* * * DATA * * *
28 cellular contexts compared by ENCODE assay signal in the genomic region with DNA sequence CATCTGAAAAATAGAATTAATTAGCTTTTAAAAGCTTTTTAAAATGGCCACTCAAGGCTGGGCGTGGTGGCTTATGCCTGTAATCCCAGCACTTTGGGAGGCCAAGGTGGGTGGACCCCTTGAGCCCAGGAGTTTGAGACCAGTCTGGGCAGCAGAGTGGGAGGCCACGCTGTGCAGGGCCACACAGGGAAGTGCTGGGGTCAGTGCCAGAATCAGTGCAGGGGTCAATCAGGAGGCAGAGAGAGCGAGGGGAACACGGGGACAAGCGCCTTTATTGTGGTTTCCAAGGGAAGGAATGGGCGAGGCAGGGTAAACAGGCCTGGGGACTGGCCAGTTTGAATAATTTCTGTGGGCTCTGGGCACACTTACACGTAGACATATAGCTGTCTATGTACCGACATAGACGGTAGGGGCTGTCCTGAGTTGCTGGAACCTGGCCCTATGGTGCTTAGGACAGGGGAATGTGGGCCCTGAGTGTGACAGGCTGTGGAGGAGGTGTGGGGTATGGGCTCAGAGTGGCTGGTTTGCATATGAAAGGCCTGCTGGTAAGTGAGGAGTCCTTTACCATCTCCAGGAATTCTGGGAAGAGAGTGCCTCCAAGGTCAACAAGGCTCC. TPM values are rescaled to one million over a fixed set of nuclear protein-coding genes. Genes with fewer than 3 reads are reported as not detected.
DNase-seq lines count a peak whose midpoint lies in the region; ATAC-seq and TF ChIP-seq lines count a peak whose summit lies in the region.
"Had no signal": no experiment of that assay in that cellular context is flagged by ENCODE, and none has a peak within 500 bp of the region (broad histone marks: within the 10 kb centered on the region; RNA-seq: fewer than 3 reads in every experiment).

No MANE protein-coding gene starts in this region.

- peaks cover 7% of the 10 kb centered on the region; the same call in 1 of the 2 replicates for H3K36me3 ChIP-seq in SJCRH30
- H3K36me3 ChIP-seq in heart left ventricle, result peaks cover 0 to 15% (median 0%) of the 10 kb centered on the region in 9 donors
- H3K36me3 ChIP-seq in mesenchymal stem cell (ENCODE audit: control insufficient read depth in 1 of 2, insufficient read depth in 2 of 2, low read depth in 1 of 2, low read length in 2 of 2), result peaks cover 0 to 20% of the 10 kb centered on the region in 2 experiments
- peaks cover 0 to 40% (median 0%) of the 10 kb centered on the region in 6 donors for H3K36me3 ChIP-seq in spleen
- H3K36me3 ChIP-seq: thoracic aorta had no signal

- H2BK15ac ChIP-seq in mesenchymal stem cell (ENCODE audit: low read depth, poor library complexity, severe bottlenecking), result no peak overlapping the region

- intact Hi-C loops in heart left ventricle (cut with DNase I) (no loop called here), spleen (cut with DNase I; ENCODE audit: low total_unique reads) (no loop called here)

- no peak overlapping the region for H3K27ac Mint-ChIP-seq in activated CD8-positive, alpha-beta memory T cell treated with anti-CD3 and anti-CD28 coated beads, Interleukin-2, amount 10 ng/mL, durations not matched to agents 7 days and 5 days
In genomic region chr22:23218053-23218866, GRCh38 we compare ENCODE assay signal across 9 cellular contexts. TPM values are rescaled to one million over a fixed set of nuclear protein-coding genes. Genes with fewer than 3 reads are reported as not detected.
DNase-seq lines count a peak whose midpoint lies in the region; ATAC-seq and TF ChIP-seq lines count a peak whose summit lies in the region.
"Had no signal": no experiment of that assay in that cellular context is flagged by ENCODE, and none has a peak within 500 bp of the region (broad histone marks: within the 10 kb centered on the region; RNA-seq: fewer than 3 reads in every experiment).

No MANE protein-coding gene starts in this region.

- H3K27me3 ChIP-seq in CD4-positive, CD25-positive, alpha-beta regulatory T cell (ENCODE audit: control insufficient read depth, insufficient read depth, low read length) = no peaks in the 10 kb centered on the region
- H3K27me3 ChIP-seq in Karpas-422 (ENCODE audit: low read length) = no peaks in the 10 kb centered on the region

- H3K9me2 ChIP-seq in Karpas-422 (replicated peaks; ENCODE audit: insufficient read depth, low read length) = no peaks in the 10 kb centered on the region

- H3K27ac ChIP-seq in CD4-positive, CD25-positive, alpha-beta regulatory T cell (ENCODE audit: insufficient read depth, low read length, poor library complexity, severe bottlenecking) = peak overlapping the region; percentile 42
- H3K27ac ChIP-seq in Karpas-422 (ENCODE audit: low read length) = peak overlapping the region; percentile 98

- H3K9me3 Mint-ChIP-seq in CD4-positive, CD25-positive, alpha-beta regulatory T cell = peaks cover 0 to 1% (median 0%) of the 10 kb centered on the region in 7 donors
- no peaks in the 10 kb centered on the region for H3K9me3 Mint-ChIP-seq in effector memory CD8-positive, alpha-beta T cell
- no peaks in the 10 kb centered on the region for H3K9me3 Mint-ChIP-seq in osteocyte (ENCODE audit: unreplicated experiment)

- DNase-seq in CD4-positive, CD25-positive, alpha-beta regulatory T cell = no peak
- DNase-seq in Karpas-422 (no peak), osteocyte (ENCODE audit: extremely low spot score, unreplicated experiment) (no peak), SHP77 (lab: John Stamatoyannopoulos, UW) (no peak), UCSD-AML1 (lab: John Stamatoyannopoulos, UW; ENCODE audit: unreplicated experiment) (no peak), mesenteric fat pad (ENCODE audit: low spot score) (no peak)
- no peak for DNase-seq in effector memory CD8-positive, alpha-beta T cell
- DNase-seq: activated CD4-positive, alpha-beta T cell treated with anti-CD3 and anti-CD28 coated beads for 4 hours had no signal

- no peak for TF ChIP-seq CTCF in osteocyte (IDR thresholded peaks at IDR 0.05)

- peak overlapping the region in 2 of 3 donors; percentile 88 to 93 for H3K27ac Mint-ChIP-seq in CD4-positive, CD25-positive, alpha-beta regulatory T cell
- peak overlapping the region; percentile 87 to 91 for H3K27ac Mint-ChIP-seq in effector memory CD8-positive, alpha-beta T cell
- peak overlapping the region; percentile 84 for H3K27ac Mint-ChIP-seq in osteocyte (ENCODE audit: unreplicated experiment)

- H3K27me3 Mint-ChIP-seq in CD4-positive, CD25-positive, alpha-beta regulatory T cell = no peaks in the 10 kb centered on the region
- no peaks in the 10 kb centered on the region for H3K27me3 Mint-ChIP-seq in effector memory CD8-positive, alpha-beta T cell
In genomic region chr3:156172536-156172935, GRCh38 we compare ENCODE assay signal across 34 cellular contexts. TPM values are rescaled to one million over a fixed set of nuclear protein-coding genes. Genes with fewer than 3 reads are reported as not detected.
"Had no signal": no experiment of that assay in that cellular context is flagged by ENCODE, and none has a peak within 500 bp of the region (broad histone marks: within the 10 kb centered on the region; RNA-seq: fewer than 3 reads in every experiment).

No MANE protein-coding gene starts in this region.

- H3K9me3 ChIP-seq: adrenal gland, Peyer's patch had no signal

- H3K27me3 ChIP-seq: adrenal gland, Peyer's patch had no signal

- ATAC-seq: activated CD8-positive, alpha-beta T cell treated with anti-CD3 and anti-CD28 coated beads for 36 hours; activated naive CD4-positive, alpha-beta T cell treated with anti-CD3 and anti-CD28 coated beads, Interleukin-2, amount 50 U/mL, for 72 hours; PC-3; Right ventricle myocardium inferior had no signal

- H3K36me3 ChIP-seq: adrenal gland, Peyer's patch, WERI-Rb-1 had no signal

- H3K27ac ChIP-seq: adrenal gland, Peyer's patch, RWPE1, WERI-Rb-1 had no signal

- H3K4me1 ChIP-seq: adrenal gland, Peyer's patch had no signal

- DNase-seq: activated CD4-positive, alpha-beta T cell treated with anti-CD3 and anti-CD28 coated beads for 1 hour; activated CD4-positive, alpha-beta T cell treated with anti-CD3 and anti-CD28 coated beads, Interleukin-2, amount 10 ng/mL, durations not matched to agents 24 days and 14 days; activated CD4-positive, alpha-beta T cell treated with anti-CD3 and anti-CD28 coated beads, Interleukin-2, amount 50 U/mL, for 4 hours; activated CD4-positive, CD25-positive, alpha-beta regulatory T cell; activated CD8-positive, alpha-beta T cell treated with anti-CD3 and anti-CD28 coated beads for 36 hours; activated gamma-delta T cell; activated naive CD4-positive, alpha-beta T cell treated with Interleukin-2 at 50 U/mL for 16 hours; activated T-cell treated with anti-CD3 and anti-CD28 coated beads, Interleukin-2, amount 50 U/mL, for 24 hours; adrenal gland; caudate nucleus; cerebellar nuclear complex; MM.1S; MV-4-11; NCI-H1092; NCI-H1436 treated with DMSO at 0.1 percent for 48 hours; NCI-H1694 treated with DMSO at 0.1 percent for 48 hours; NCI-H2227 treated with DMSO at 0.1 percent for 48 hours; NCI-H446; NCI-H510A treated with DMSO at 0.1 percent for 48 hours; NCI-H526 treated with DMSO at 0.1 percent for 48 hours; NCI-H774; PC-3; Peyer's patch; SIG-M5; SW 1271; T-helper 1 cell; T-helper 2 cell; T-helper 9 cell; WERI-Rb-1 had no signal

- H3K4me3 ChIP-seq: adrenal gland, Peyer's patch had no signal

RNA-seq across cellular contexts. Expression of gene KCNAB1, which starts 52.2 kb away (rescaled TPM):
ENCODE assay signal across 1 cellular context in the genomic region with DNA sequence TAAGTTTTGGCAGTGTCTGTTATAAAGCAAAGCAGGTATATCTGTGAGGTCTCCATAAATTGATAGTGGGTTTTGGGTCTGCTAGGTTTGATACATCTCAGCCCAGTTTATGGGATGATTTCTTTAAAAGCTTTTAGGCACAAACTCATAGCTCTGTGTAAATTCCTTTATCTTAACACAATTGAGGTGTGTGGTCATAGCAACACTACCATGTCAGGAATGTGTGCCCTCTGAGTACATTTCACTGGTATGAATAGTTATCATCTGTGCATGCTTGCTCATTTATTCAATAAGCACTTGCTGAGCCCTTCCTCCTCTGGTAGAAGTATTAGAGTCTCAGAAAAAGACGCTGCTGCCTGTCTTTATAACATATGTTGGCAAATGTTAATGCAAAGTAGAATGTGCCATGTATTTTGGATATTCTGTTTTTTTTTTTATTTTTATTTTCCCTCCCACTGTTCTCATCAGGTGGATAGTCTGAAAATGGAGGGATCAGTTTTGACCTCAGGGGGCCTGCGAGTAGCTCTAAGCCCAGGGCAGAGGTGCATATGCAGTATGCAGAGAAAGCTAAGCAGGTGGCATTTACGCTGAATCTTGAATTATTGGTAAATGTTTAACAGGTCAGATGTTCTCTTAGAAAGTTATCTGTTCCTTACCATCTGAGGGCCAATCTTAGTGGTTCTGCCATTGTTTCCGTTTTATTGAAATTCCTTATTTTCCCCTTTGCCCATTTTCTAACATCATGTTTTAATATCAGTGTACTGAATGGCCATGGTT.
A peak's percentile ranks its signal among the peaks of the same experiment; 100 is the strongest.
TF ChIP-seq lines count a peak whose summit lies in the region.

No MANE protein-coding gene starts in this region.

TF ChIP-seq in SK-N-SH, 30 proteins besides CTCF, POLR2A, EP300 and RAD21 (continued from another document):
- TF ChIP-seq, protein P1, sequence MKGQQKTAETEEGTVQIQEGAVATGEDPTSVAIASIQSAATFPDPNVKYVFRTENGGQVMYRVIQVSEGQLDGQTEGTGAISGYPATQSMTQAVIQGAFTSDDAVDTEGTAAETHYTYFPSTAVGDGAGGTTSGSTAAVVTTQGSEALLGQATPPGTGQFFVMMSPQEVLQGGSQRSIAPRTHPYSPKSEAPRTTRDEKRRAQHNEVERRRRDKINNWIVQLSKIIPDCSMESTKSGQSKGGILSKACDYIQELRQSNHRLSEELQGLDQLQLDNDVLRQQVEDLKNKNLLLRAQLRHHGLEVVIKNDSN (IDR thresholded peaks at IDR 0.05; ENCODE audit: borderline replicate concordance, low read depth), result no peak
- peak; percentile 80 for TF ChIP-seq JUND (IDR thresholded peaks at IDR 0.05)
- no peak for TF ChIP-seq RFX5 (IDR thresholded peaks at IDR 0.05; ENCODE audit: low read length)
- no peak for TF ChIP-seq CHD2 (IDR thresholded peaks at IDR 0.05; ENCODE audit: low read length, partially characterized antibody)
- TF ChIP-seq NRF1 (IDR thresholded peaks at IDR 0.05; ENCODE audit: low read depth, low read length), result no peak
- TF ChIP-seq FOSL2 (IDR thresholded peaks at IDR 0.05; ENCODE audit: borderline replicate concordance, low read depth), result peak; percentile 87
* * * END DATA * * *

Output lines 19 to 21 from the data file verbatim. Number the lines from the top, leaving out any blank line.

- H3K9me2 ChIP-seq in Karpas-422 (replicated peaks; ENCODE audit: insufficient read depth, low read length) = no peaks in the 10 kb centered on the region

- H3K27ac ChIP-seq in CD4-positive, CD25-positive, alpha-beta regulatory T cell (ENCODE audit: insufficient read depth, low read length, poor library complexity, severe bottlenecking) = peak overlapping the region; percentile 42
- H3K27ac ChIP-seq in Karpas-422 (ENCODE audit: low read length) = peak overlapping the region; percentile 98